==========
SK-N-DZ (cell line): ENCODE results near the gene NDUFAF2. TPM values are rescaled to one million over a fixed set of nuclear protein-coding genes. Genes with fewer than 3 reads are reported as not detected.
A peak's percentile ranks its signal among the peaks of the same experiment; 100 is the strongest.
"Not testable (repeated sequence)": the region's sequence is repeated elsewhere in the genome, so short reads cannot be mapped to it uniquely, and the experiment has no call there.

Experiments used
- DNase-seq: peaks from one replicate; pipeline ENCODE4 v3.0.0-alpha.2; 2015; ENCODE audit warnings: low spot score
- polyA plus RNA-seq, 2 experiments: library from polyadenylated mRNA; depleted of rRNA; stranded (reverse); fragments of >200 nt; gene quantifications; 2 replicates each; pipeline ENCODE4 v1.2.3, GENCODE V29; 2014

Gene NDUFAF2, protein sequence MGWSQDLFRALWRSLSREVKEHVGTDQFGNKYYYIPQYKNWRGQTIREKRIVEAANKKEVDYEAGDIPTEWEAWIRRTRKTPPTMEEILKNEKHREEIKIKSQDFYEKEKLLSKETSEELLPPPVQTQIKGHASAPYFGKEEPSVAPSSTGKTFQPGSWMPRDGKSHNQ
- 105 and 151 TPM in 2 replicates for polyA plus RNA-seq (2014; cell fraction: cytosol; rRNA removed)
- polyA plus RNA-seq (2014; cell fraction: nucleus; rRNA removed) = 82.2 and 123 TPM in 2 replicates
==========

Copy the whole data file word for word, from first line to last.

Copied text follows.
SK-N-DZ (cell line): ENCODE results near the gene NDUFAF2. TPM values are rescaled to one million over a fixed set of nuclear protein-coding genes. Genes with fewer than 3 reads are reported as not detected.
A peak's percentile ranks its signal among the peaks of the same experiment; 100 is the strongest.
"Not testable (repeated sequence)": the region's sequence is repeated elsewhere in the genome, so short reads cannot be mapped to it uniquely, and the experiment has no call there.

Experiments used
- DNase-seq: peaks from one replicate; pipeline ENCODE4 v3.0.0-alpha.2; 2015; ENCODE audit warnings: low spot score
- polyA plus RNA-seq, 2 experiments: library from polyadenylated mRNA; depleted of rRNA; stranded (reverse); fragments of >200 nt; gene quantifications; 2 replicates each; pipeline ENCODE4 v1.2.3, GENCODE V29; 2014

Gene NDUFAF2, protein sequence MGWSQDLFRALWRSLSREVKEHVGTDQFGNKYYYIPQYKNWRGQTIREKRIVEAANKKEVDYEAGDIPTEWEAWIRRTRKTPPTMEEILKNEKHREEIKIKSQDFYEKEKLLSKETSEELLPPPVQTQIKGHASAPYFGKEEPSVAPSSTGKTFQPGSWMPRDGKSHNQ
- 105 and 151 TPM in 2 replicates for polyA plus RNA-seq (2014; cell fraction: cytosol; rRNA removed)
- polyA plus RNA-seq (2014; cell fraction: nucleus; rRNA removed) = 82.2 and 123 TPM in 2 replicates